I have never been much of a game player. Apart from the occasional game of Solitaire during college (and a seriously disturbing brush with Grand Theft Auto last year), I managed not to get addicted even while hanging out with game obsessed geeks, and building Tetris for a computer science course. I would look at people addicted to computer games, and congratulate myself on knowing better.
Pride goes before a fall. A few months ago, I started looking into game design while working on a Rich Internet Application. My goal was simply to understand how games manage to get users do such complex actions, what type of instructions and reinforcement they use.
Fast-forward two a few months later – I regularly play games! I especially like Bejeweled, and Bookworm from “popcap” games. I have also started playing online games on Yahoo messenger with friends and family members all over the world.
One thing I have noticed is how well games facilitate a “state of flow”, which is the Achilles heel for many business applications and web experiences. They are hardly ever able to achieve a “state of flow”.
What is a state of flow? Csikszentmihalyi (what a mouthful!), the psychologist who pioneered this concept calls it “being completely involved in an activity for its own sake. The ego falls away. Time flies. Every action, movement, and thought follows inevitably from the previous one, like playing jazz. Your whole being is involved, and you’re using your skills to the utmost.”
Hmmm. Like playing jazz. Most hackers will instantly identify the flow state as being the place where they get work done, and possibly the reason they chose to work in technology in the first place (flow is addictive for sure). For me, hacking code makes me completely absorbed (especially the iterative process of initial debugging, or the simple “typing” of code that happens if software has been properly designed before you start coding). Debugging and writing code puts me in a state of flow.
Using business applications or web applications never quite absorb me in the same manner. Games are one of those rare technology based experiences that can reliably put me in an (unfortunately non-productive)state of flow. I get completely absorbed in playing the game, just the way I get caught up in code. Reality slips away for a few minutes or hours. This rarely happens with other software applications or web applications. Why? How can we better facilitate flow? What can games teach us in this regard?
Daniel Johnson from Univ. of Queensland, australia has researched “flow” in game design. He mentions 8 factors that lead to flow in games (taken from his talk linked to above -go there to read the entire talk).
1) Tasks that offer a chance of completion
(No-one plays a game for long if it seems too difficult to succeed)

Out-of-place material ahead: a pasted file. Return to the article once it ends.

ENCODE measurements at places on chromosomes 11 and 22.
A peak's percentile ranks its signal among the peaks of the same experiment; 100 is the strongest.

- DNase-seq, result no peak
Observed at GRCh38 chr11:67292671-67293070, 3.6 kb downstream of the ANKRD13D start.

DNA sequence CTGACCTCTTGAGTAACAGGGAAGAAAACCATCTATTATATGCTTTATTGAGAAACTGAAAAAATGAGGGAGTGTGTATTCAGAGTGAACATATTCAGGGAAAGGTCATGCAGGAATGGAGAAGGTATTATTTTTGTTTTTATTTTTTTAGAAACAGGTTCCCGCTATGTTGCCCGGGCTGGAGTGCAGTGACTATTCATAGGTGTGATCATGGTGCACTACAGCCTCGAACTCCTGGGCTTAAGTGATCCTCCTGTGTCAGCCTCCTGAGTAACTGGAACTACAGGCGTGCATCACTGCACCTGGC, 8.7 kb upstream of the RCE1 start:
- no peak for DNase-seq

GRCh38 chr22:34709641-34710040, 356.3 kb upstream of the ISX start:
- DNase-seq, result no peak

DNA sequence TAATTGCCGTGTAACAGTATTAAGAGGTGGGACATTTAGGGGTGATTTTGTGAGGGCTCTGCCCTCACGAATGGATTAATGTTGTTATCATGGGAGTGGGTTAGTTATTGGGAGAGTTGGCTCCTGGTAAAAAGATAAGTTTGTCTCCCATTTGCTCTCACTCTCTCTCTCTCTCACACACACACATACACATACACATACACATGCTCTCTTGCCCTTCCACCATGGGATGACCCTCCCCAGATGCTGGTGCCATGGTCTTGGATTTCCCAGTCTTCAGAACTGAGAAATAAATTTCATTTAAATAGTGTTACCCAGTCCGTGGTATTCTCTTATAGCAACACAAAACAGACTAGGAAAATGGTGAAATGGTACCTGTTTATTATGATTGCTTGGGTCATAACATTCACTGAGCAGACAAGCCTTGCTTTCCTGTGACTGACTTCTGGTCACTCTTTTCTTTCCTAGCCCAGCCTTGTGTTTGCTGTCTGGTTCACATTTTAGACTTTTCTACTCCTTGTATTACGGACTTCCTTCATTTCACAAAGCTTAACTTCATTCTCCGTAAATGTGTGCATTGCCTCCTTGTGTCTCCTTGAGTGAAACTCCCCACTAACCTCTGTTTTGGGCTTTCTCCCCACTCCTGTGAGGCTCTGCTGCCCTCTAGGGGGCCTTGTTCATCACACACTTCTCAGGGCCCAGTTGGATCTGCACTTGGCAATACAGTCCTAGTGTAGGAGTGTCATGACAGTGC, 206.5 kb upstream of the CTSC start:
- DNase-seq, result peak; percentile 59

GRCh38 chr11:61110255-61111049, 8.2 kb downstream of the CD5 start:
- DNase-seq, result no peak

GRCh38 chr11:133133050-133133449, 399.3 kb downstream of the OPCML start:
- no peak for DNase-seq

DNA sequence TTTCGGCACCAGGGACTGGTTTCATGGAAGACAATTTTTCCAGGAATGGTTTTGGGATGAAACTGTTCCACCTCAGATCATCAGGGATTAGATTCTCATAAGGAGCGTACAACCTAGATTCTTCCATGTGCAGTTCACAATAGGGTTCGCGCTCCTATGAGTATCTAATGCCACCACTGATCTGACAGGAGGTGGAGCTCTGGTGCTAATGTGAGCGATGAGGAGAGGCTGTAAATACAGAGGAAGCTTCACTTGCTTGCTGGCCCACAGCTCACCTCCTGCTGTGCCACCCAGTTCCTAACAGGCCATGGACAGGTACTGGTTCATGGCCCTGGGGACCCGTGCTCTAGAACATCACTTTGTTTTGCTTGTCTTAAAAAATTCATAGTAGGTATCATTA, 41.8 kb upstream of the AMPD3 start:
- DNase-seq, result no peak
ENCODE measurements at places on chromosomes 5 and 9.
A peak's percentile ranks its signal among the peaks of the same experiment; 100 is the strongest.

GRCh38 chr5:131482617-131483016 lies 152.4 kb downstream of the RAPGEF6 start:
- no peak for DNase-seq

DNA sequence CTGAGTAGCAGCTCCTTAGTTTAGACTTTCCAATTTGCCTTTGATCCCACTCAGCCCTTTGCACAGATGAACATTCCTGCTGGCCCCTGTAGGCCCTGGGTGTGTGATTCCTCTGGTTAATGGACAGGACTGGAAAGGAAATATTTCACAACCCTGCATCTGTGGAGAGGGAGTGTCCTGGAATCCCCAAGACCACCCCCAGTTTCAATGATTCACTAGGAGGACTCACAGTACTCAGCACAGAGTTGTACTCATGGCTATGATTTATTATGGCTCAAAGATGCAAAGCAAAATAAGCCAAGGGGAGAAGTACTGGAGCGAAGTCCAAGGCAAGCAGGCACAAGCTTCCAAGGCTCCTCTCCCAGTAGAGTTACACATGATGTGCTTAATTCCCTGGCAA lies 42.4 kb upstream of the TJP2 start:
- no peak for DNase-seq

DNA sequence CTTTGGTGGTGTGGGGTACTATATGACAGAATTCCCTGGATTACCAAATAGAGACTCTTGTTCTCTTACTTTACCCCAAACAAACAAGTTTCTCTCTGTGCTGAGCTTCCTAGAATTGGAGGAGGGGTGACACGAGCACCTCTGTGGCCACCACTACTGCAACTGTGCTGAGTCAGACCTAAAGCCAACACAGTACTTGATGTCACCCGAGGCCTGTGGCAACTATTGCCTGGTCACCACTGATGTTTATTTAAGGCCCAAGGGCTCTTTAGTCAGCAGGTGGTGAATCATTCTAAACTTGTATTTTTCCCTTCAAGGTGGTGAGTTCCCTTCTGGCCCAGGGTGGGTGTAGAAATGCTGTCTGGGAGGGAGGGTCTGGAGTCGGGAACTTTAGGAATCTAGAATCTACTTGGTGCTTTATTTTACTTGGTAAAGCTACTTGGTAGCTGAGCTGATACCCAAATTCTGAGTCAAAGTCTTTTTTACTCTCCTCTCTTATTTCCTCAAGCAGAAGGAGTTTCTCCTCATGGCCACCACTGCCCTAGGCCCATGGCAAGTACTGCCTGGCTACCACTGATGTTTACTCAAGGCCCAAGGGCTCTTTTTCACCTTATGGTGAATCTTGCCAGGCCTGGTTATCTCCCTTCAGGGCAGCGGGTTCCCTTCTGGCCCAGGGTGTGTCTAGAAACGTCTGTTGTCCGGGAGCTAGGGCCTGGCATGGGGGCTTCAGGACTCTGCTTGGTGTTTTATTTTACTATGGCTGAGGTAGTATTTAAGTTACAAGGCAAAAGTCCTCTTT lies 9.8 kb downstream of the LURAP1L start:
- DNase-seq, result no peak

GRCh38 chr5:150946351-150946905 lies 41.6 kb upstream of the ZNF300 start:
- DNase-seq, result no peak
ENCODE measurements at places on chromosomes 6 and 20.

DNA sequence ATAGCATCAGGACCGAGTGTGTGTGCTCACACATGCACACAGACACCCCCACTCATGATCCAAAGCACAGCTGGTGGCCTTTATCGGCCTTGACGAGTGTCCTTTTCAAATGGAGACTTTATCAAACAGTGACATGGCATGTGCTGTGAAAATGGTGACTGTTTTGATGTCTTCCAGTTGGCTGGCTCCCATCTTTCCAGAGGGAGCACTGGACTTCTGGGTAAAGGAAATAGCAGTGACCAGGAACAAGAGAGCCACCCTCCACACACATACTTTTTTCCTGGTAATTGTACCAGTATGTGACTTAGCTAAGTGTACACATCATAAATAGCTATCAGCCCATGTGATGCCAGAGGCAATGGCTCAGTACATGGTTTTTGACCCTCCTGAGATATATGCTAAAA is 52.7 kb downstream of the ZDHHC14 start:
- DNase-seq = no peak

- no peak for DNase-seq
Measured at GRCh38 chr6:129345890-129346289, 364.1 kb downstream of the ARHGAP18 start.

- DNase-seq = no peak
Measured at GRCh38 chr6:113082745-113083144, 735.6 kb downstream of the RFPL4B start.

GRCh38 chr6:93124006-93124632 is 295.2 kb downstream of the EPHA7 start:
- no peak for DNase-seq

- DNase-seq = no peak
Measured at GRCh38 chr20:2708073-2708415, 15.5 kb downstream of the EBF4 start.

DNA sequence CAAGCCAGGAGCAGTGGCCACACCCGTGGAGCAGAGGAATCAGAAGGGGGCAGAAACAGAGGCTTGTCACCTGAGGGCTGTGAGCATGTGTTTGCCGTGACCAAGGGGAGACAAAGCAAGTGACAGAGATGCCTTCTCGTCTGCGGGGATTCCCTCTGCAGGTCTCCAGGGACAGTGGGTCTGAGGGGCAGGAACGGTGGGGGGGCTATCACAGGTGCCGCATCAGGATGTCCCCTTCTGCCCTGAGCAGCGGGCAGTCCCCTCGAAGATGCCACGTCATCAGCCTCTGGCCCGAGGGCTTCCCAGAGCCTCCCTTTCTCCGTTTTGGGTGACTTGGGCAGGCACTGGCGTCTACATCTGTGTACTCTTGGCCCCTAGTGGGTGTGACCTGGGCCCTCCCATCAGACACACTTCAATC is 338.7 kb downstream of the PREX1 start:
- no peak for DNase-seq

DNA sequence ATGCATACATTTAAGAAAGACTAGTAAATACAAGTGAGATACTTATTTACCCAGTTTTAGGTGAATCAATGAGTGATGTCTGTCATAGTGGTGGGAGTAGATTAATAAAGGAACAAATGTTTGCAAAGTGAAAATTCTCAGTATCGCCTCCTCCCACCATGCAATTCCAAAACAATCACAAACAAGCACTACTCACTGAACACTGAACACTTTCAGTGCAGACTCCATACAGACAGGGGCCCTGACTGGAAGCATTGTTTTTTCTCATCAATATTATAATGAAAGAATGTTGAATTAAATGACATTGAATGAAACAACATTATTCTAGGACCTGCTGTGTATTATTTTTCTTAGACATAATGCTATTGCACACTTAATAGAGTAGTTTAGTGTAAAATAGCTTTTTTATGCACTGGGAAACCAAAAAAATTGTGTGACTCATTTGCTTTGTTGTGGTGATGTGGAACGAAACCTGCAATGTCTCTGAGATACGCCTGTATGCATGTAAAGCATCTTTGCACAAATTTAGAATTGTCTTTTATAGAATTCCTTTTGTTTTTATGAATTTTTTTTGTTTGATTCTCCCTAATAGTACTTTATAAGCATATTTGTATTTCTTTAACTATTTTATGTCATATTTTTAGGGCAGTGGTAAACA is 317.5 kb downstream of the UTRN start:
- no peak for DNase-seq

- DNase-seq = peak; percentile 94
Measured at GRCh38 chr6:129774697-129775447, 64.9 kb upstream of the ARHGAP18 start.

2) Tasks that facilitate concentration
(such that people become so involved in what they are doing that the activity becomes spontaneous, almost automatic…)
3) The task has clear goals
(It is important in any game that the player knows what they are attempting to do, as soon as they lose sight of this their desire to
4) The task provides immediate feedback
(Player’s want to know how well they are doing; hence the need for a score or energy bar)
5) The task leads to deep but effortless involvement (that removes
from awareness the worries and frustrations of everyday life)
6) A task that facilitates a sense of control over one’s actions
(People like to feel seamlessly in charge of the experience)
7) Concern for the self disappears during the task, yet paradoxically sense of self emerges as stronger when the flow task is completed
(for example the sense of victory if you do well in a game)
8) The sense of duration of time is altered
(Everyone has lost track of time when playing a particularly good game)
While all these goals are worth considering, I think No. 2 – “Tasks that facilitate concentration” are specially important. Vanilla web interfaces with the “wait while I fetch data from server” are the very antithesis of flow. Human beings have a short working memory, and mentally we move on, while the system is still fetching new data.
The second thing I have noticed about games is that they are sparing in their use of space. A game uses as much space as is necessary – and no more. The most complex set of actions take place in a very small window. Ask someone who designs web interfaces to cram so much action into a system and they will give you seven full pages, and two levels of navigation! IMO, this tightness of design is deliberate and very effective. It makes perfect sense in terms of how human attention works. From what we understand of visual attention, there is a small space (a few degrees of visual angle) that we pay focused attention to. Anything beyond that space is attended to by (much lower-res) peripheral vision. By having all the action in the foveal area, we can stay focused on what we are doing.
I have noticed that RIA’s are more constrained in their use of space than vanilla web applications. This is due to the fact that RIA designers cannot simply design a completely new page every time they have to add a feature: they have to work within the existing view. This is a good development.
If designers just borrowed these two principles: no latency, and limited area of action – I think it would help a great deal with keeping people focused on what they are doing.
These are not the only lessons from game design. There are several more that I will talk about in later posts. Right now, I need to play a quick game of Bejeweled to get my daily fix. ;->